ASHWINI A. writes: Tired of voting for all those dirty, corrupt, ugly, old rascals in our great democracy? Tired of trooping all the way to the booths, standing in the queue, and waiting in the hot sun to cast your ballot?
Not to worry, ladies and gentlemen, help is here.
Vote for the State’s Best Police Officer.
Did you say you don’t know them well enough to make your pick? Don’t be silly. An “eminent jury” (don’t ask who they are or how they were selected) headed by Justice V.S. Malimath has done the backbreaking work for you and shortlisted these four officers.
Now, all you need to do is pick your phone, punch some numbers, and utter the code.
It’s not for you to ask on what basis these four officers out of the 80,000 or so in the 27 districts were found worthy of the honour. It’s not for you to ask how the “eminent jury” zeroed in on the officers, all of whom belong to just one district, Bangalore.
It’s not for you to even ask whether these are the best police officers in the State or in the capital of the State?
Yours is not to ask.
Yours is to vote and be part of this democracy by telephony, not to ask silly questions. You have the phone, you have the “currency” in your phone, you know the code, you know the tollfree number: just go ahead and make your pick.
It’s not for you to ask if the four policemen in the running were picked after painstakingly sifting through the cases they have cracked or the credibility and goodwill they have built among those they police.
No, Sir (and Madam).
They applied for the Award just like they applied for their job. Just that they were lucky enough to catch the eminent jury’s eye, this time round.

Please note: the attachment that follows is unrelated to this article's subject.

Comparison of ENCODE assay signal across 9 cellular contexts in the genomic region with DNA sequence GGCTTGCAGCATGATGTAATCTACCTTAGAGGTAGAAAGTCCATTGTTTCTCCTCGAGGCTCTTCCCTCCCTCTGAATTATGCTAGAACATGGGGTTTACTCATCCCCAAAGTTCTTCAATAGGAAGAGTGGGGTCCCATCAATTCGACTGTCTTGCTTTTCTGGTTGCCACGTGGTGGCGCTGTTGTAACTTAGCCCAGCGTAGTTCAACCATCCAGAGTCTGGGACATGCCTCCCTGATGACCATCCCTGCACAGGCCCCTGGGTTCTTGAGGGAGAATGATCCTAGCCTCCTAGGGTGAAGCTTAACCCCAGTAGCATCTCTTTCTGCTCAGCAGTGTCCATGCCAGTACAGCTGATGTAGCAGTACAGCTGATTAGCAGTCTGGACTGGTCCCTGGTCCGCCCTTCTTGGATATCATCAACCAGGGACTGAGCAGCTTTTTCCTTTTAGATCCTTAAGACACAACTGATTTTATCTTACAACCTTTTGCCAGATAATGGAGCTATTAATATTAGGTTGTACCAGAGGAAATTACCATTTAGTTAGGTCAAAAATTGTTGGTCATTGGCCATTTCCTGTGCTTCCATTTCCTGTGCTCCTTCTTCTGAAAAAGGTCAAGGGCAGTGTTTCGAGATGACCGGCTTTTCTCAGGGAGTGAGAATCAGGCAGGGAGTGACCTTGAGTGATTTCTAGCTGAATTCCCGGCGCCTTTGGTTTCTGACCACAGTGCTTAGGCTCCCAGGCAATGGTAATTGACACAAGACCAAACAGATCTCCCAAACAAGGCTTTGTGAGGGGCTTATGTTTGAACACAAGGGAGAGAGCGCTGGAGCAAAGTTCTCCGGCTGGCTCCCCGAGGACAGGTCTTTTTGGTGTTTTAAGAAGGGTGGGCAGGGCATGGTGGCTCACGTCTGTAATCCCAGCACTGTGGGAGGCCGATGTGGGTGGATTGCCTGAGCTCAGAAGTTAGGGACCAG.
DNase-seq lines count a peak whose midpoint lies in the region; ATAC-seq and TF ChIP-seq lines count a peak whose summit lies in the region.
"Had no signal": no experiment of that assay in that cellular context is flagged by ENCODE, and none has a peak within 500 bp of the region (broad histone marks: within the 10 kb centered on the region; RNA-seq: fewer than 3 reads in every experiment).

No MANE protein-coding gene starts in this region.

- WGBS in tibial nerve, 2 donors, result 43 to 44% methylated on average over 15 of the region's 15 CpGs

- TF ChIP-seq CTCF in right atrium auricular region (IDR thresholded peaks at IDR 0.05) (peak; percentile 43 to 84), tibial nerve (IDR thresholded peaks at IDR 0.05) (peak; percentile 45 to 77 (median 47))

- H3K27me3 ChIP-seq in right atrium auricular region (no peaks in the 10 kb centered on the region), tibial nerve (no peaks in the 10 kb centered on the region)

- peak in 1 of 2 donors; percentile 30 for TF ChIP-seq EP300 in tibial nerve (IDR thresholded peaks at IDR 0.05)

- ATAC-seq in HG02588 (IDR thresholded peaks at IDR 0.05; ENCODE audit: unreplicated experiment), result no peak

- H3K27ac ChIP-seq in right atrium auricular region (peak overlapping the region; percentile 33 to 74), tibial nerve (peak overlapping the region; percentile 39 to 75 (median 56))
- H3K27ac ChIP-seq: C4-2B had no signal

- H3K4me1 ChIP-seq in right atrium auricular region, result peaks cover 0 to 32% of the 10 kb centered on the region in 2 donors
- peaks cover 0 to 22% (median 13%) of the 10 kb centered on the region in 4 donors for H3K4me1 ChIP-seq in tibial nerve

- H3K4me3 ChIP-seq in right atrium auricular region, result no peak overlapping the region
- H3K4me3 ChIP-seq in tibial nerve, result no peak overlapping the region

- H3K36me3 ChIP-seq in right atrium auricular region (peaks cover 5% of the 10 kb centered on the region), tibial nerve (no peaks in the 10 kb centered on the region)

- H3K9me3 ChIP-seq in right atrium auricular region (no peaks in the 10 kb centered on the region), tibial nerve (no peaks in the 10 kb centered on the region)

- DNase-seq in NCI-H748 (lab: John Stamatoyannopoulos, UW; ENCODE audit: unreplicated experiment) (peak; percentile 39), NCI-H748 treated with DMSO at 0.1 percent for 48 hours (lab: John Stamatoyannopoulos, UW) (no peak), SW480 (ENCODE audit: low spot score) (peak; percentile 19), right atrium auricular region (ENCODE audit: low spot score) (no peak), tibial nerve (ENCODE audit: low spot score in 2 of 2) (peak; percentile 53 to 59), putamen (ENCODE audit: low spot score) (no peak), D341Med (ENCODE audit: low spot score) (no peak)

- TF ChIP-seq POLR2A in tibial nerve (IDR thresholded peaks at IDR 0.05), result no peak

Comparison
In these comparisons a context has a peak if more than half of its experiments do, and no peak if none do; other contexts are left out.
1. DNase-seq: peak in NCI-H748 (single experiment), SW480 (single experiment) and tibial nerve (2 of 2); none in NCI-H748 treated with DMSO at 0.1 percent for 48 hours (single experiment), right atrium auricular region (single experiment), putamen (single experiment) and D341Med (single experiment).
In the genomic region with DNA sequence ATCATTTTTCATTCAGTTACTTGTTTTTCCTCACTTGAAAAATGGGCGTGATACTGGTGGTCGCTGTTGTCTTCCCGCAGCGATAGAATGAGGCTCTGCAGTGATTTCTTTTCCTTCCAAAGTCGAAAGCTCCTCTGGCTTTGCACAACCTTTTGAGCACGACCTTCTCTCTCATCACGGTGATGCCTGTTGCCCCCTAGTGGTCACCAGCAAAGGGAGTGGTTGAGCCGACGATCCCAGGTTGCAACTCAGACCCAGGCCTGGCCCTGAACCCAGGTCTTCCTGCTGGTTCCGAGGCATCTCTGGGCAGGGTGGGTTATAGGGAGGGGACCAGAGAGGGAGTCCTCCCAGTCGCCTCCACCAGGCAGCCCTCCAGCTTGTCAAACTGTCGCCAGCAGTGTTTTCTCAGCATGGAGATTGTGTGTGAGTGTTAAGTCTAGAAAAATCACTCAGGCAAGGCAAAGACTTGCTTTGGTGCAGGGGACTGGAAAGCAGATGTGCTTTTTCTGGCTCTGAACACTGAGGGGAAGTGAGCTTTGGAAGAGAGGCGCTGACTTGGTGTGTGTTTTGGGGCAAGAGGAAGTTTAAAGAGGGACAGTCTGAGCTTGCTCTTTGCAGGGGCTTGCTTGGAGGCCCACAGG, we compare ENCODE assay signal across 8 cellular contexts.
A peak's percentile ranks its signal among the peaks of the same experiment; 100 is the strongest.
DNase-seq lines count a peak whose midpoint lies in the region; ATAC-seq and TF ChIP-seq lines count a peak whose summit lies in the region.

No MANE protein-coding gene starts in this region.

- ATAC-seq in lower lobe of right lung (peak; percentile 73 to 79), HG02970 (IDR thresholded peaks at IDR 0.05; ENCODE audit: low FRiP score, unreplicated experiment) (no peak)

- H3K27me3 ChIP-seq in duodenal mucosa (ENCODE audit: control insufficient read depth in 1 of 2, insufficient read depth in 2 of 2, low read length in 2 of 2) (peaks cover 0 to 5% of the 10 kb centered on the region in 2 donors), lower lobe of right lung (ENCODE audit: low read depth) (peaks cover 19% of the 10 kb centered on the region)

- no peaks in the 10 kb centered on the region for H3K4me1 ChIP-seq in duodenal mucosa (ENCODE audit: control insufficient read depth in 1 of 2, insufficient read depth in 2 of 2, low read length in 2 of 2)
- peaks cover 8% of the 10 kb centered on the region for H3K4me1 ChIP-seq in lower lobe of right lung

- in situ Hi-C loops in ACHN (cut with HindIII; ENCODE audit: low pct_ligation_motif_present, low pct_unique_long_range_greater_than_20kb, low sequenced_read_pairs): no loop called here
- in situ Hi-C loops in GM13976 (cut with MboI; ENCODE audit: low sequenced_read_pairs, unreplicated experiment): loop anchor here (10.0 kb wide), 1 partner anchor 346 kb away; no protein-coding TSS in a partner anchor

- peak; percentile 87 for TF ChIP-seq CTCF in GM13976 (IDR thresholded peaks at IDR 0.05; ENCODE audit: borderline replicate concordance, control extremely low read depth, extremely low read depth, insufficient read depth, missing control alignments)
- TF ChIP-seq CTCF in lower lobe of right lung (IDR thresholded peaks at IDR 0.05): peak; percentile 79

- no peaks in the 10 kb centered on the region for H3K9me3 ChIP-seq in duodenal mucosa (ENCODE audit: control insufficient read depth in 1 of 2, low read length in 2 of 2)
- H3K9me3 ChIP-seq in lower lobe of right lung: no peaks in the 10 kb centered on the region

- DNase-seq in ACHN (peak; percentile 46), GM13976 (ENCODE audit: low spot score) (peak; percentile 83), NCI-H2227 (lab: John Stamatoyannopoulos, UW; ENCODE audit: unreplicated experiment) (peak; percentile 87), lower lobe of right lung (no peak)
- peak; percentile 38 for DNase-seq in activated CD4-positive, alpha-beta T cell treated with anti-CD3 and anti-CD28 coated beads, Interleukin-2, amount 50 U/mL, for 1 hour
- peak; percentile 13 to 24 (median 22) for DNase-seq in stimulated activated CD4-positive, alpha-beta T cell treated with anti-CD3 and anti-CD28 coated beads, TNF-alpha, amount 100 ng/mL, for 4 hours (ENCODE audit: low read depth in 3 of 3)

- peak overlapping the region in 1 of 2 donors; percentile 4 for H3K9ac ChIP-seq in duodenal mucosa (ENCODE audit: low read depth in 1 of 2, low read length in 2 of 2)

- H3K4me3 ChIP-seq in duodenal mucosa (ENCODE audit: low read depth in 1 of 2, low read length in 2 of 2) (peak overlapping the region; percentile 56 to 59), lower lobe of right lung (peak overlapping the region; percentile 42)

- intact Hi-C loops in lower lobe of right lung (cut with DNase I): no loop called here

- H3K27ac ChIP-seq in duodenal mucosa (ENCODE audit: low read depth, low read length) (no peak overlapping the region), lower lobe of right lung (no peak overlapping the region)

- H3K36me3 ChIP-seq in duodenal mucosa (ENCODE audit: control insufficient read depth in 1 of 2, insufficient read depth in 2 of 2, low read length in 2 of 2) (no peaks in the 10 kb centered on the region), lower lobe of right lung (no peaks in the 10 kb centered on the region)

It’s not for you to ask how the jury defines the word “Best”. Does being an honest officer make a police officer the best? Does solving cases make him the best? Does keeping a City crime-free make her the best? Does not having complaints from the public make him the best? Does having an immaculate Service Record make her the best?
Ah, yes, there is a “her” here among the four, 25 per cent reservation being better than no 33 per cent reservation.
Again, don’t ask.
Yours is not to ask, yours is only to see the face, approve your favourite even if you know nothing about the person you are voting for, and click send.
Yours is not to ask why media houses, which should be in the business of scrutinising public servants, should be honouring them. Yours is not to ask what percentage of the money the media house makes from the SMSes by using the short code.
Yours is not to ask these pesky, useless details, whether the contest is about making some money on the side while trying to add to the TRPs.
Yours is only to wonder.
Wonder if a smart police officer is getting his or her friends and relatives and chelas to be stuffing the booths and jamming the lines? Wonder if such sham exercises could be hurting morale of thousands of other policemen (and women). Wonder if their bosses will approve. Wonder if such contests are really needed. Wonder if it is ethical.
Wonder, but don’t ask, if the best looking of the four will walk up the aisle and wear the crown.
Wonder, but don’t ask.